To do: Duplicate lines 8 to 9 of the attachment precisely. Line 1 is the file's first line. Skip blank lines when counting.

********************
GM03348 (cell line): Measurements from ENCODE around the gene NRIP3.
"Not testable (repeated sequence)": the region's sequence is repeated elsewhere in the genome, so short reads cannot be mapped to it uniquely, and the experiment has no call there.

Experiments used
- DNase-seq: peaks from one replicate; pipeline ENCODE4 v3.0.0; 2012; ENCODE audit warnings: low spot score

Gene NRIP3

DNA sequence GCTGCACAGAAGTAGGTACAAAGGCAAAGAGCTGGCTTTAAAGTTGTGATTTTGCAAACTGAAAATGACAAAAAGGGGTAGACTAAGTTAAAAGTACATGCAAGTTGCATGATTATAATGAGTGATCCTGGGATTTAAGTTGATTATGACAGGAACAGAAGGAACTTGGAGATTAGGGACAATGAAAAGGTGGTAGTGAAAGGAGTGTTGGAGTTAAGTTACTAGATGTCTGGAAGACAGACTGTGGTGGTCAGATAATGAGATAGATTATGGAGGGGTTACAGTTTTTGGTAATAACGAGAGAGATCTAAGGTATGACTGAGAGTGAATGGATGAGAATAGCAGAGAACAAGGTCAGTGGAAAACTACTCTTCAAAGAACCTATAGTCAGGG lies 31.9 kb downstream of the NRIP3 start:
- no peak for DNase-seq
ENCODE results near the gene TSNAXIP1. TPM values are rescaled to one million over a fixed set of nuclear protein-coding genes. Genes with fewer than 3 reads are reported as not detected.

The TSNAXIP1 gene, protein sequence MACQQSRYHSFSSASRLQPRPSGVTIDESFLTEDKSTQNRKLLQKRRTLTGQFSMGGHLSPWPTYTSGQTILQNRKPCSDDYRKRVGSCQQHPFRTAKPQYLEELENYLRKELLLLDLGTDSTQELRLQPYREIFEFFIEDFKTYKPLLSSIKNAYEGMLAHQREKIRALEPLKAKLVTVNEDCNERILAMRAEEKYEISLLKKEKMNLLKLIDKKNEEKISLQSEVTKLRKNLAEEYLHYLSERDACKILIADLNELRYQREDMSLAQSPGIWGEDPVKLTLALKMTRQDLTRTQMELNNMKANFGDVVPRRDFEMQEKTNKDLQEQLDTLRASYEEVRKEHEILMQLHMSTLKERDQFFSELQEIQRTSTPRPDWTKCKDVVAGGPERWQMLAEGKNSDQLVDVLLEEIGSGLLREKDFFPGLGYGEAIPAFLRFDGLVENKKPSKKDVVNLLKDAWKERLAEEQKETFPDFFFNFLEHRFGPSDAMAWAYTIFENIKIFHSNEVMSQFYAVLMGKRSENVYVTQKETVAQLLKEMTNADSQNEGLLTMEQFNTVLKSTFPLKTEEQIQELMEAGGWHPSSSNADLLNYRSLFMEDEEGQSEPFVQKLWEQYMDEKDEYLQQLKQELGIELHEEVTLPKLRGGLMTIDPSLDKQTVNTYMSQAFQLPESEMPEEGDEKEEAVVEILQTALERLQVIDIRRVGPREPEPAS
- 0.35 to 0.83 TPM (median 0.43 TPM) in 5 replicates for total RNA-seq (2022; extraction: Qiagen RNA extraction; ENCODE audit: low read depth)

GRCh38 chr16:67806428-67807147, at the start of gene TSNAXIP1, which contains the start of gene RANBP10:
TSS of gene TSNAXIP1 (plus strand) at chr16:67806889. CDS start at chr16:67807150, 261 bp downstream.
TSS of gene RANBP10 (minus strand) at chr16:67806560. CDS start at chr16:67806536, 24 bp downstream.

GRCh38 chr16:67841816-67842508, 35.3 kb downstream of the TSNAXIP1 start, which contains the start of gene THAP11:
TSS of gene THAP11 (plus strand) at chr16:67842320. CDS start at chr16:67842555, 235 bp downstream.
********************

ENCODE results near the gene TSNAXIP1. TPM values are rescaled to one million over a fixed set of nuclear protein-coding genes. Genes with fewer than 3 reads are reported as not detected.

The TSNAXIP1 gene, protein sequence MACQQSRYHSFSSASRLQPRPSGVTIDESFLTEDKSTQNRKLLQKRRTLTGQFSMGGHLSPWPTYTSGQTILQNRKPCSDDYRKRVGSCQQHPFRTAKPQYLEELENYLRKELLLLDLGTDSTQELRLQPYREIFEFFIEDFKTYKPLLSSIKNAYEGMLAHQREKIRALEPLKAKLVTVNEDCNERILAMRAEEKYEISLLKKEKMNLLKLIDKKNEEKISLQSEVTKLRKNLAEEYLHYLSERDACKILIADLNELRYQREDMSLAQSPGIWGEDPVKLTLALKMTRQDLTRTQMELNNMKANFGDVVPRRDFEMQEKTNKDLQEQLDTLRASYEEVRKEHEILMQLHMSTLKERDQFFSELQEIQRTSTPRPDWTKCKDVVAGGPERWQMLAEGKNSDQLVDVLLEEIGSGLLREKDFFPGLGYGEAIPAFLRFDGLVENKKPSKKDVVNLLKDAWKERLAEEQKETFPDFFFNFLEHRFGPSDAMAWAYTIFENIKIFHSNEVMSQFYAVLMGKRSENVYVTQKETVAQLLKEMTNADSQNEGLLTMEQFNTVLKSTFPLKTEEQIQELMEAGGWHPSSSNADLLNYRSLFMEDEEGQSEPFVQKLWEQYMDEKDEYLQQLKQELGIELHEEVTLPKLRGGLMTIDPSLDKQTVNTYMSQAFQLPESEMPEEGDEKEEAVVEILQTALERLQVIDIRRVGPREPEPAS